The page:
More than 94 percent of organizations already have Agile or DevOps initiatives or plan to adopt them within the immediate future, according to a survey by VersionOne. As part of the process transformation required to adopt these more iterative and rapid methods of delivering software, organizations are reassessing all practices associated with software development and test, including load testing.
Traditionally, load testing has been deferred until the late phases of waterfall release cycles. Specialized performance testers applied legacy load testing tools to validate application performance prior to release. Why is this no longer sufficient?
- With teams moving to more componentized applications (including cloud-native apps, microservices, etc.), an application involves many highly distributed components—and a performance issue in any of them could have a ripple effect across the entire application.
- Now that new functionality is being released weekly, daily or hourly, each team needs instant insight into whether their incremental changes negatively impact performance.
- The later you start load testing, the more difficult, time-consuming and costly it is to expose, debug and resolve performance problems.
In-depth load testing by performance-testing specialists remains critical, but it doesn’t provide the level of fast, on-demand load testing that’s critical for Agile and DevOps. Developers and testers need a way to expose critical performance issues before new functionality progresses through the delivery pipeline. To achieve this, DevTest team members must be able to easily:
- Create load tests that provide fast feedback on the functionality they’re evolving; and
- Execute and scale those load tests as needed—without the exorbitant costs and efforts traditionally required to establish, configure and maintain a performance test lab.
Traditional Load Testing Isn’t for Everyone
However, load testing has long been the domain of performance testing specialists for a reason: it’s difficult. Today’s developers and testers don’t have the time (or desire) to wrestle with all the technical details required to get load tests working correctly and to keep brittle load tests in sync with the rapidly evolving application.
The traditional way of approaching load test scripting is at the protocol level (e.g., HTTP). This includes load testing with open source tools such as JMeter and Gatling, as well as legacy tools including LoadRunner. Although simulating load at the protocol level has the advantage of being able to generate large concurrent load from a single resource, that power comes at a cost. The learning curve is steep and the complexity is easily underestimated.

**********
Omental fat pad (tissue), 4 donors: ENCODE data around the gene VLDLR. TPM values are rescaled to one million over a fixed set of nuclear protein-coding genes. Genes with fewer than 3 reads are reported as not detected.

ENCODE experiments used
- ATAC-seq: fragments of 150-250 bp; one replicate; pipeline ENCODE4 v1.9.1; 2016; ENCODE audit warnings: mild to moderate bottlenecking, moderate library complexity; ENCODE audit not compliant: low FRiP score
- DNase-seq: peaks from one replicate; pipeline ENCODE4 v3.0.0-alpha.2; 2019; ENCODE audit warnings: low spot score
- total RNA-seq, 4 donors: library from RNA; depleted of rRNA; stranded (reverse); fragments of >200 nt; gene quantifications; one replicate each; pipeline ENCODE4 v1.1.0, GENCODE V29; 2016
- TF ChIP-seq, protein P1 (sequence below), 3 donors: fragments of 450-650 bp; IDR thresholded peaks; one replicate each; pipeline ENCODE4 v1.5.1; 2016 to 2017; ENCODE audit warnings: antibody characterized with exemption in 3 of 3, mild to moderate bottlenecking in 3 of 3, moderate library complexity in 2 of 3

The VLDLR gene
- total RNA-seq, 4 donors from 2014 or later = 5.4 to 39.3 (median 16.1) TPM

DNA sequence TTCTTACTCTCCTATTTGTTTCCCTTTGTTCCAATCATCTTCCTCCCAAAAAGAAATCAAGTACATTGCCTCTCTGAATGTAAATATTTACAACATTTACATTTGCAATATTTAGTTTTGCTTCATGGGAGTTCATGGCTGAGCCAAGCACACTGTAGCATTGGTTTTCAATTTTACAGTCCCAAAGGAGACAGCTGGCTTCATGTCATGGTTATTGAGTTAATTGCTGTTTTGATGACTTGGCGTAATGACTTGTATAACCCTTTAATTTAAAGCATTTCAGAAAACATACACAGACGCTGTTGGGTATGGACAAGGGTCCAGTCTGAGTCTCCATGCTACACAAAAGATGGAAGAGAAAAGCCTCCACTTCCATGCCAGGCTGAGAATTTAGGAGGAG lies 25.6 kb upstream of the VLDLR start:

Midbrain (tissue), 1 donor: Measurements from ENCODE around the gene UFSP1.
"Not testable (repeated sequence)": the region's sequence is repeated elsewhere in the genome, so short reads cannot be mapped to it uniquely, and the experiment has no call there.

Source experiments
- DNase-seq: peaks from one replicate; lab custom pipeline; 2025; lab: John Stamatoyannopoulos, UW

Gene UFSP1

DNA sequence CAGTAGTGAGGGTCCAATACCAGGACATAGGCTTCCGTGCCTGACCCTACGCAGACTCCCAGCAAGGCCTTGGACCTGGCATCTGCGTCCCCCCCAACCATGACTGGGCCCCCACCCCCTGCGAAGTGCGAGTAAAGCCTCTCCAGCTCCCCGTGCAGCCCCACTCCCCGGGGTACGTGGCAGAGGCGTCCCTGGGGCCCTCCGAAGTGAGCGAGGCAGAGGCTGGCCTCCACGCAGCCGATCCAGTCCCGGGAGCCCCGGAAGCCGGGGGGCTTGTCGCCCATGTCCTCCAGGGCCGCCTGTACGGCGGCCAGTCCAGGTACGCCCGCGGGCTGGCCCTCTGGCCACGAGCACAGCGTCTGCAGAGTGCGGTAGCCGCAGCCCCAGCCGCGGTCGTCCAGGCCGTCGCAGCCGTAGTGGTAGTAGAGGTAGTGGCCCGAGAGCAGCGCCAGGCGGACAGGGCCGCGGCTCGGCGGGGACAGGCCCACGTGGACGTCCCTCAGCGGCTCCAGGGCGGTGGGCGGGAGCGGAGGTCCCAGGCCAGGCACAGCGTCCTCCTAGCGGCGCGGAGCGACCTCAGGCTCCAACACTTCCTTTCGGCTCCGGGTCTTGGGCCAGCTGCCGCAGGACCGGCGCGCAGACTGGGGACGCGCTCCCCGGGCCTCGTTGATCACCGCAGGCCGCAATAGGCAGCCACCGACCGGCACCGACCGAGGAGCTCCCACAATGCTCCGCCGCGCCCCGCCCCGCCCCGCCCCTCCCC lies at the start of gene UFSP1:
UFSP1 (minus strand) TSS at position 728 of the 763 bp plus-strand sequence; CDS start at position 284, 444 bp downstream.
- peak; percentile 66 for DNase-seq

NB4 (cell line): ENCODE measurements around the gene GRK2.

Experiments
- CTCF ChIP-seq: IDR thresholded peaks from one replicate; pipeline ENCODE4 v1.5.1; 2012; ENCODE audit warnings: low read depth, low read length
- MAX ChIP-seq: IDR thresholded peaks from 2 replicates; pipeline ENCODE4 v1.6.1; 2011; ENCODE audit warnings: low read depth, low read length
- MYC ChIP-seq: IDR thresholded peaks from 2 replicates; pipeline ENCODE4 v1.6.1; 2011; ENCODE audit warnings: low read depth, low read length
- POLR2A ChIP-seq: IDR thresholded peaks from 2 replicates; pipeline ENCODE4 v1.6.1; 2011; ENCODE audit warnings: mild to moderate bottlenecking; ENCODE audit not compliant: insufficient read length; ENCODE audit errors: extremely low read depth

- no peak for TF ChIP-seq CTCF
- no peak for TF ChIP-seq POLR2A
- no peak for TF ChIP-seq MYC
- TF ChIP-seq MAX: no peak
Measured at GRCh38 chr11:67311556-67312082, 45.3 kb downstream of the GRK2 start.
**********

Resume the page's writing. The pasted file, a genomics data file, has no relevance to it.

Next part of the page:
For a more business-focused example, consider the SAP Fiori demo app. Assume we want to load test two simple actions: navigating to a page and then clicking on the “My Inbox” icon. This actually generates more than 120 HTTP requests at the protocol level.
When you start building your load test simulation model, this will quickly translate into thousands of protocol-level requests that you need to faithfully record and then manipulate into a working script. You must review the request and response data, perform some cleanup and extract relevant information to realistically simulate user interactions at a business level. You can’t just think like a user; you also must think like the browser.
You need to consider all the other functions that the browser is automatically handling for you, and figure out how you’re going to compensate for that in your load test script. Session handling, cookie header management, authentication, caching, dynamic script parsing and execution, taking information from a response and using it in future requests … all of this needs to be handled by your workload model and script if you want to successfully generate realistic load. Basically, you become responsible for doing whatever is needed to fill the gap between the technical and business level. This requires both time and technical specialization.
You might be thinking, “Okay, we’ll use ‘record and playback’ tools, then.” Theoretically, you could just place a proxy between your browser and the server, record all the traffic going through and be set. Unfortunately, it’s not quite that simple. Even though you’re interacting at the UI level, the testing is still based on the protocol level. Assume we were looking at the traffic associated with one user performing the simple “click the inbox” action described above. When we record the same action for the same user two different times, there are tens if not hundreds of differences in the request payload that we’d need to account for.